Is our standard of living too reliant upon our willingness to push ourselves to the limit?
Long Term Impact
We may view our pedal-to-the-metal approach as proof of a strong work ethic and ambition, but are we deceiving ourselves as to either the sustainability or desirability of this approach? We may also be dodging some hard questions – such as:
“After meeting our daily quota, do we have anything left to share with others?”
Throughout history, faith traditions have urged restraint in the use of resources, cautioning against the utilization of all that is available.
From a risk management perspective, keeping a buffer between resources used and available resources makes perfect sense, but margin has infinitely greater value as a necessary resource for the care of others.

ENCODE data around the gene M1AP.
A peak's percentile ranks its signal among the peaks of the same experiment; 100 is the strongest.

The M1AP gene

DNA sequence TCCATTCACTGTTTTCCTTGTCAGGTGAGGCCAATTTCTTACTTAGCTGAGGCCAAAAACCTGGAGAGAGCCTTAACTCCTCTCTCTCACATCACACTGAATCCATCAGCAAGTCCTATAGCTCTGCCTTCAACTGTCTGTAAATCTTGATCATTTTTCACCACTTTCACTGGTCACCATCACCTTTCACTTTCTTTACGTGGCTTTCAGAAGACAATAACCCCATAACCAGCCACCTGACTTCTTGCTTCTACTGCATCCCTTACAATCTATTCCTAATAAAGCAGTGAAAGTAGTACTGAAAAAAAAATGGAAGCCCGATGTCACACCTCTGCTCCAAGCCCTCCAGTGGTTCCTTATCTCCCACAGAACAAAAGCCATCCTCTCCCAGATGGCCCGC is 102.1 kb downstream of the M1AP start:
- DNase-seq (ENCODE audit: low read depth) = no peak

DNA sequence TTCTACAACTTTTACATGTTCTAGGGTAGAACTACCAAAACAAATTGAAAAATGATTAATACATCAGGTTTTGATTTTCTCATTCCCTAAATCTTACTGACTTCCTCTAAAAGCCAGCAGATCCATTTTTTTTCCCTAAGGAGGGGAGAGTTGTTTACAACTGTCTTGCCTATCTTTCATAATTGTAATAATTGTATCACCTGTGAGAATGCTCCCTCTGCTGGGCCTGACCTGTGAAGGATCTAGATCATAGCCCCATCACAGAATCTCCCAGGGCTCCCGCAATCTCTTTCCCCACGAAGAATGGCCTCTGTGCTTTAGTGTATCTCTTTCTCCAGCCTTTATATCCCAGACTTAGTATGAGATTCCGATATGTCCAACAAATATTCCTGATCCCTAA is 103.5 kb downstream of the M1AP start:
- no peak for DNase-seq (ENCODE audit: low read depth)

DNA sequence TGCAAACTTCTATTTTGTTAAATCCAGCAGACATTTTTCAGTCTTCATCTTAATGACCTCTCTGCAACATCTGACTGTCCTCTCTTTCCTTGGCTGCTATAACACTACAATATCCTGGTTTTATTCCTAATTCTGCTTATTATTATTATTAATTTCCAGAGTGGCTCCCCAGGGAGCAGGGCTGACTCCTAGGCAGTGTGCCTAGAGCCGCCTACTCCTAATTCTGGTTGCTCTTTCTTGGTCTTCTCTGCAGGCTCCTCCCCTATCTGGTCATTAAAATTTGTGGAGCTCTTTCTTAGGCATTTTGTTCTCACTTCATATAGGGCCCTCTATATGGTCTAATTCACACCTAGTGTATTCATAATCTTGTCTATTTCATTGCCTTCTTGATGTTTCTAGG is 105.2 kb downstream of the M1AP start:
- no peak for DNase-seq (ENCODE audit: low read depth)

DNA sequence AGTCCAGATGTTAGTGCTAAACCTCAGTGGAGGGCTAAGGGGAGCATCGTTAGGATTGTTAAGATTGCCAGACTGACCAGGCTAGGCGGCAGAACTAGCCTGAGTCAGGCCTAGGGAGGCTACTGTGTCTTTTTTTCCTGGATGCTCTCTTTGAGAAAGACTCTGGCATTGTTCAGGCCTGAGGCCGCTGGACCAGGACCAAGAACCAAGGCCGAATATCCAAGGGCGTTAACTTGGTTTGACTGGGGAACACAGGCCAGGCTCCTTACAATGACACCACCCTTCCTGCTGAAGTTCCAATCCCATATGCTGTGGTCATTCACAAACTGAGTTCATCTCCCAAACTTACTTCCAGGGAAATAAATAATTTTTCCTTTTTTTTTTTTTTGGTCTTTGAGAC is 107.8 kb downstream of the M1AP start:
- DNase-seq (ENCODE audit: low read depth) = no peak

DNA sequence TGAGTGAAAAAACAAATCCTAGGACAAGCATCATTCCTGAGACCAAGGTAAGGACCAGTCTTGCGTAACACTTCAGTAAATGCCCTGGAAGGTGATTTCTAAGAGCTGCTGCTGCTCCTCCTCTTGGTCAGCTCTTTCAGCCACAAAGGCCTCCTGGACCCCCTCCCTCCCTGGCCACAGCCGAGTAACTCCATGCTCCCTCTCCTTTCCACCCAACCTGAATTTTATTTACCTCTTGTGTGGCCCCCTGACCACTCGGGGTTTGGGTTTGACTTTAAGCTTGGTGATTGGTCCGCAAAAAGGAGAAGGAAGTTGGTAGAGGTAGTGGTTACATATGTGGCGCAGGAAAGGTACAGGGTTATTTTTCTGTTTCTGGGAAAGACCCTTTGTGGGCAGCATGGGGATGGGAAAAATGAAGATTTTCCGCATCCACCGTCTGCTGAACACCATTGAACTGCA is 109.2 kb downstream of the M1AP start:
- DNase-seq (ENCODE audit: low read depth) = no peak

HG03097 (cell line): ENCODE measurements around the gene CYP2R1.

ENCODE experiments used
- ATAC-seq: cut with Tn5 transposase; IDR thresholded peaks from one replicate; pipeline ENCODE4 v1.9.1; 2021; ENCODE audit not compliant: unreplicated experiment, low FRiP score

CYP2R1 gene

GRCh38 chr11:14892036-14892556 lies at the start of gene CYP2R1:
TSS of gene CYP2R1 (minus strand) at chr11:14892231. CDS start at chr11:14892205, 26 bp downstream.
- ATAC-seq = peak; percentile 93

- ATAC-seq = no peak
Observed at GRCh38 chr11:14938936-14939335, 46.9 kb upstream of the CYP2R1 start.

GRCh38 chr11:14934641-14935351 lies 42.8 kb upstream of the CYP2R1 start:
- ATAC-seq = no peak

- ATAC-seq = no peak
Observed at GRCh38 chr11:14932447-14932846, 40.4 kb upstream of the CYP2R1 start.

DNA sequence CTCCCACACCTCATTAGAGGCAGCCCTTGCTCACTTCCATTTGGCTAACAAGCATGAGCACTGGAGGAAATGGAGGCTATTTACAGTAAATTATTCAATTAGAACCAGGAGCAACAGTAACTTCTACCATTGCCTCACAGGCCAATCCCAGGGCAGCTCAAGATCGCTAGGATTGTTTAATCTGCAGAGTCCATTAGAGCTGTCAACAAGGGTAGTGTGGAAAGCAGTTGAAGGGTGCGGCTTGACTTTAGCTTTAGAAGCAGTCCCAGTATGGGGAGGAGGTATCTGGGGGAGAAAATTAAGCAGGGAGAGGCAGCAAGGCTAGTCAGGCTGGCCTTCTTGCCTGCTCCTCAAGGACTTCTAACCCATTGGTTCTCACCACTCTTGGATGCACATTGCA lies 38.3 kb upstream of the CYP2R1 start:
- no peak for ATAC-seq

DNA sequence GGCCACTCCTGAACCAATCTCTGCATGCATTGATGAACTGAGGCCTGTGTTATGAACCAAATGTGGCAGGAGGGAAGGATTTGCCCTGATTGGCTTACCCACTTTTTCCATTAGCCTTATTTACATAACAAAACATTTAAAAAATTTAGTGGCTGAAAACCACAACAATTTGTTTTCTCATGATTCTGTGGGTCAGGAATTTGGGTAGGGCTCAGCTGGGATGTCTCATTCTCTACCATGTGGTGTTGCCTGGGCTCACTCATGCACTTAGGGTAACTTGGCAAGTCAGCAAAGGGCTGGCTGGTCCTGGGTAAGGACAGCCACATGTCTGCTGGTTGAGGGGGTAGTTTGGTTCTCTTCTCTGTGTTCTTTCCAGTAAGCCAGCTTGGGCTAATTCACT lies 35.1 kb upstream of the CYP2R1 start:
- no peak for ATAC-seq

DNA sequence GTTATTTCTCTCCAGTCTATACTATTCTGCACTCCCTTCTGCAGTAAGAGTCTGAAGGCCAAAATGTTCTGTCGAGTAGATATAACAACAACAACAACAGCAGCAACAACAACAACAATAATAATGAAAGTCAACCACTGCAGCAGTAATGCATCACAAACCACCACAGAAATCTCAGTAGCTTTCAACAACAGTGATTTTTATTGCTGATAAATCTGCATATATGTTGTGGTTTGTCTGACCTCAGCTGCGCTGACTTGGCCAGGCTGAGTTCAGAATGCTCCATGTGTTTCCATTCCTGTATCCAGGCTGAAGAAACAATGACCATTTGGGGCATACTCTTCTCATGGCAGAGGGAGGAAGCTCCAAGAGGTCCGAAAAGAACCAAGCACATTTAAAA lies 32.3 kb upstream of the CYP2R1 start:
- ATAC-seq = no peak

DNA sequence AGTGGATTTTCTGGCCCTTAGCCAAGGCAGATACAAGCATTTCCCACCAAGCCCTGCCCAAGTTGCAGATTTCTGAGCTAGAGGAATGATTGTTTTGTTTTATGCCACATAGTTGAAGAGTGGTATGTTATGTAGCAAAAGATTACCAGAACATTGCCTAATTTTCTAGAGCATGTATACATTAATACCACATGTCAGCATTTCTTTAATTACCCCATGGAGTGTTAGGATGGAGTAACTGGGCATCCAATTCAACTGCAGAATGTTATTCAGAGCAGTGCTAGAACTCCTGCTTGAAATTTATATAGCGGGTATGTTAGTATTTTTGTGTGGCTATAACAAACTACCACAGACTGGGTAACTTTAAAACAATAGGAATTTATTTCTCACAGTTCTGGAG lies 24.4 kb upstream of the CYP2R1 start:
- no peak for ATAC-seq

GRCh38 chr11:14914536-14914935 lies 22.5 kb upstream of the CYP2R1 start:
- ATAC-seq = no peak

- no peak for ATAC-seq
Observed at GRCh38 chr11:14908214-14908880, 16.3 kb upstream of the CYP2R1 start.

This value is made clear in the Vayikra, aka Leviticus 19:9-10, which instructs landowners to leave an unharvested margin around their fields. Further, the harvested areas are not to be stripped bare. This timeless practice preserves a resource to be shared with those in need.
Margin Needed Today
Restoration of margin is needed more than ever today. In our overloaded and hectic world, it is only in the margin that we can feel safe to consider the needs of others. It is in this space that we may be generous with our time, talents and treasures. For instance, it is only when we have some degree of white space and flex in our schedule that we can welcome a spontaneous and unhurried conversation with a child. It is when we have a reserve of physical strength that we can help a friend move furniture at the end of a long work day. And, it is when we have limited our expenditures that we can consider giving generously without reservation.
By reminding ourselves of the reason for margin, we are better able to commit to its maintenance. The beautiful thing is that by restoring margin, we are restored and are better able to help restore and love others.
Originally posted on http://SimpleLifeReboot.com